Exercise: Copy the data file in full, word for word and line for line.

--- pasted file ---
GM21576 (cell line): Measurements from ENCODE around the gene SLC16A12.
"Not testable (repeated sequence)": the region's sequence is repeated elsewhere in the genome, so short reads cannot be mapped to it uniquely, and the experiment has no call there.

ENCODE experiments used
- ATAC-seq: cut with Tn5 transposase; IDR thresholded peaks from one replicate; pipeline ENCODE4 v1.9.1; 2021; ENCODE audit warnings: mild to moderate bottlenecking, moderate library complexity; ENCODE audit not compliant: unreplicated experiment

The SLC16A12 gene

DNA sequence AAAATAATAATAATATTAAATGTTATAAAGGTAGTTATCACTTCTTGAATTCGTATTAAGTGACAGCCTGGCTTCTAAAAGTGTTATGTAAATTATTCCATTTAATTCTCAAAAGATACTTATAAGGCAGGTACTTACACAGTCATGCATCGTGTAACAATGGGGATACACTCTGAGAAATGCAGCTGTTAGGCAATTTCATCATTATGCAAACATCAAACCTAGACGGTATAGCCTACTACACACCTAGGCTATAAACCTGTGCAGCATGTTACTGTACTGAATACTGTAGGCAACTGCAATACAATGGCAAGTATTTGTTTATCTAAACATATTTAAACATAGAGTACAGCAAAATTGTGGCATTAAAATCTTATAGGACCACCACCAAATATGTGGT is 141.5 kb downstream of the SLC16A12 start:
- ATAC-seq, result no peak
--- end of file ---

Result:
GM21576 (cell line): Measurements from ENCODE around the gene SLC16A12.
"Not testable (repeated sequence)": the region's sequence is repeated elsewhere in the genome, so short reads cannot be mapped to it uniquely, and the experiment has no call there.

ENCODE experiments used
- ATAC-seq: cut with Tn5 transposase; IDR thresholded peaks from one replicate; pipeline ENCODE4 v1.9.1; 2021; ENCODE audit warnings: mild to moderate bottlenecking, moderate library complexity; ENCODE audit not compliant: unreplicated experiment

The SLC16A12 gene

DNA sequence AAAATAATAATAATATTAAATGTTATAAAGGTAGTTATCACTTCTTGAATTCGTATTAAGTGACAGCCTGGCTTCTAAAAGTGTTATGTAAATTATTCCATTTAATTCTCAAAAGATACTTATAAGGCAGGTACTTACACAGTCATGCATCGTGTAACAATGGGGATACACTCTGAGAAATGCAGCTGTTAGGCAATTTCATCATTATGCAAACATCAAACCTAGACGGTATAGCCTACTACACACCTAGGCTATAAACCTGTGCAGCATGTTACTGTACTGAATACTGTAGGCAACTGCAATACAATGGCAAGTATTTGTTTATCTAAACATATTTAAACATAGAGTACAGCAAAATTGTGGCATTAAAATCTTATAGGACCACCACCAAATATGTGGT is 141.5 kb downstream of the SLC16A12 start:
- ATAC-seq, result no peak